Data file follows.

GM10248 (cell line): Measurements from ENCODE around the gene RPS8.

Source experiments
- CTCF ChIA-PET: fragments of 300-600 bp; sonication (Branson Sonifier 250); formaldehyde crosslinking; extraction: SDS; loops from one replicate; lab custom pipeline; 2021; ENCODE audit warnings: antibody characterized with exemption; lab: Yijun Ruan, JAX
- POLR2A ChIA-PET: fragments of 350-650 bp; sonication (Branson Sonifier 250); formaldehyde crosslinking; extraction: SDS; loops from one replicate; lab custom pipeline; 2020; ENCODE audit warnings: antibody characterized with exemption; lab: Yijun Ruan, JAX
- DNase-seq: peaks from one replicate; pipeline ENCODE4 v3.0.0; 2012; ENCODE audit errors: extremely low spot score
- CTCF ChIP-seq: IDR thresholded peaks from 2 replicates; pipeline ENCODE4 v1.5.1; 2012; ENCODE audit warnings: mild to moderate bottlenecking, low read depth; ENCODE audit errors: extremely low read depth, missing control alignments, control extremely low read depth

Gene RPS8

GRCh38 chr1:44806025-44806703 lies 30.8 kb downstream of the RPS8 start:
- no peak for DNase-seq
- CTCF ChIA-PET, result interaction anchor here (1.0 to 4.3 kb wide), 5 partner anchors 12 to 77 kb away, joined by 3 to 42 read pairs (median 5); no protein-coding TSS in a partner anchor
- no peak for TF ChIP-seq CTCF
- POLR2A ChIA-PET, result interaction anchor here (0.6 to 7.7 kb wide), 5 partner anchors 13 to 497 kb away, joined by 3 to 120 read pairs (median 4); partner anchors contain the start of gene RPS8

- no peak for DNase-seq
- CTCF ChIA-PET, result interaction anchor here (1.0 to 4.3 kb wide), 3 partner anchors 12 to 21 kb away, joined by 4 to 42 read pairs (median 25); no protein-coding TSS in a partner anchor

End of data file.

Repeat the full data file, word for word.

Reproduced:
GM10248 (cell line): Measurements from ENCODE around the gene RPS8.

Source experiments
- CTCF ChIA-PET: fragments of 300-600 bp; sonication (Branson Sonifier 250); formaldehyde crosslinking; extraction: SDS; loops from one replicate; lab custom pipeline; 2021; ENCODE audit warnings: antibody characterized with exemption; lab: Yijun Ruan, JAX
- POLR2A ChIA-PET: fragments of 350-650 bp; sonication (Branson Sonifier 250); formaldehyde crosslinking; extraction: SDS; loops from one replicate; lab custom pipeline; 2020; ENCODE audit warnings: antibody characterized with exemption; lab: Yijun Ruan, JAX
- DNase-seq: peaks from one replicate; pipeline ENCODE4 v3.0.0; 2012; ENCODE audit errors: extremely low spot score
- CTCF ChIP-seq: IDR thresholded peaks from 2 replicates; pipeline ENCODE4 v1.5.1; 2012; ENCODE audit warnings: mild to moderate bottlenecking, low read depth; ENCODE audit errors: extremely low read depth, missing control alignments, control extremely low read depth

Gene RPS8

GRCh38 chr1:44806025-44806703 lies 30.8 kb downstream of the RPS8 start:
- no peak for DNase-seq
- CTCF ChIA-PET, result interaction anchor here (1.0 to 4.3 kb wide), 5 partner anchors 12 to 77 kb away, joined by 3 to 42 read pairs (median 5); no protein-coding TSS in a partner anchor
- no peak for TF ChIP-seq CTCF
- POLR2A ChIA-PET, result interaction anchor here (0.6 to 7.7 kb wide), 5 partner anchors 13 to 497 kb away, joined by 3 to 120 read pairs (median 4); partner anchors contain the start of gene RPS8

- no peak for DNase-seq
- CTCF ChIA-PET, result interaction anchor here (1.0 to 4.3 kb wide), 3 partner anchors 12 to 21 kb away, joined by 4 to 42 read pairs (median 25); no protein-coding TSS in a partner anchor